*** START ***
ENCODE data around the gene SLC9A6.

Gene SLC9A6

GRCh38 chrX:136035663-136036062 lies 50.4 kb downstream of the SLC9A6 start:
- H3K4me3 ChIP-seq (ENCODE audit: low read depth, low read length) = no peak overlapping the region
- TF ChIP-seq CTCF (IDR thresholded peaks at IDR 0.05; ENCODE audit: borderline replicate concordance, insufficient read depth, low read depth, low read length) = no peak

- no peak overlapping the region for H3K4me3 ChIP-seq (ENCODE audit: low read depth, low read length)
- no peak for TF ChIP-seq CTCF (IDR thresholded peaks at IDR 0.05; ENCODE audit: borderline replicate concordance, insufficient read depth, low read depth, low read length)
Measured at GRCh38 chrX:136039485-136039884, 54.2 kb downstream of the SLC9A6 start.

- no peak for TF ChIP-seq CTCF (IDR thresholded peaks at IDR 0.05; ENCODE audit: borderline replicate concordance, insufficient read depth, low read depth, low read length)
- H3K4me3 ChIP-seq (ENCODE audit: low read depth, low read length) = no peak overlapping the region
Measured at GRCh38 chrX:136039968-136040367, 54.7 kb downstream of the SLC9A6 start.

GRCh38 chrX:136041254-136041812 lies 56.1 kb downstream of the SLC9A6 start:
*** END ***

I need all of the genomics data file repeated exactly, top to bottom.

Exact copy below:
ENCODE data around the gene SLC9A6.

Gene SLC9A6

GRCh38 chrX:136035663-136036062 lies 50.4 kb downstream of the SLC9A6 start:
- H3K4me3 ChIP-seq (ENCODE audit: low read depth, low read length) = no peak overlapping the region
- TF ChIP-seq CTCF (IDR thresholded peaks at IDR 0.05; ENCODE audit: borderline replicate concordance, insufficient read depth, low read depth, low read length) = no peak

- no peak overlapping the region for H3K4me3 ChIP-seq (ENCODE audit: low read depth, low read length)
- no peak for TF ChIP-seq CTCF (IDR thresholded peaks at IDR 0.05; ENCODE audit: borderline replicate concordance, insufficient read depth, low read depth, low read length)
Measured at GRCh38 chrX:136039485-136039884, 54.2 kb downstream of the SLC9A6 start.

- no peak for TF ChIP-seq CTCF (IDR thresholded peaks at IDR 0.05; ENCODE audit: borderline replicate concordance, insufficient read depth, low read depth, low read length)
- H3K4me3 ChIP-seq (ENCODE audit: low read depth, low read length) = no peak overlapping the region
Measured at GRCh38 chrX:136039968-136040367, 54.7 kb downstream of the SLC9A6 start.

GRCh38 chrX:136041254-136041812 lies 56.1 kb downstream of the SLC9A6 start: